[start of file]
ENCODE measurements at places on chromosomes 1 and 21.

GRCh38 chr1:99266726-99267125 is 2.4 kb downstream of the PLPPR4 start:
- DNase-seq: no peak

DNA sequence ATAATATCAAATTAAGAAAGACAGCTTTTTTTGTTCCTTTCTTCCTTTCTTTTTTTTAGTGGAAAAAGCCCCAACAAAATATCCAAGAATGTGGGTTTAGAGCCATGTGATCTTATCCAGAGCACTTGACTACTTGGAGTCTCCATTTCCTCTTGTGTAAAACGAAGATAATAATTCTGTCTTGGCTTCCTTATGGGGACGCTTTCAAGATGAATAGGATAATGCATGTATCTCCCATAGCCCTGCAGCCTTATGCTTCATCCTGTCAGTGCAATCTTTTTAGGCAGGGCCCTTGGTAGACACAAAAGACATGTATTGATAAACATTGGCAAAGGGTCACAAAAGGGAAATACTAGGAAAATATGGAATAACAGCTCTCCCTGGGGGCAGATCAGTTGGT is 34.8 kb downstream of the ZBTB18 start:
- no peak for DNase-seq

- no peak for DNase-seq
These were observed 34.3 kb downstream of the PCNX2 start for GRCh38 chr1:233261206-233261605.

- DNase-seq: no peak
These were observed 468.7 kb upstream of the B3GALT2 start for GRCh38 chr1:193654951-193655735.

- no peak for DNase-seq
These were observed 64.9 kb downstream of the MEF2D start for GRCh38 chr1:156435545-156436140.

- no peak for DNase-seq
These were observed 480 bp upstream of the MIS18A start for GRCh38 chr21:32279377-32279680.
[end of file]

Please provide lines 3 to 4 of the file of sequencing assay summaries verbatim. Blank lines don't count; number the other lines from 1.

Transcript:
- DNase-seq: no peak

DNA sequence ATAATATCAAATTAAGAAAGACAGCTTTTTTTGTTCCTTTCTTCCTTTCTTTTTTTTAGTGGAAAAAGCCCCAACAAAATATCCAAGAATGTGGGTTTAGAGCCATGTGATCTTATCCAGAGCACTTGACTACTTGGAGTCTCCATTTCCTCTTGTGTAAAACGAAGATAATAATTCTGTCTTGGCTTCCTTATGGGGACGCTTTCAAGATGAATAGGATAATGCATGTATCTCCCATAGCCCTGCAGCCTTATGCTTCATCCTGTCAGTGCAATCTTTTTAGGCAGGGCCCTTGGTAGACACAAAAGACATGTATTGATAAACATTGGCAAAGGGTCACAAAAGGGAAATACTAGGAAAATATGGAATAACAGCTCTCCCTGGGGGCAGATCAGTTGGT is 34.8 kb downstream of the ZBTB18 start: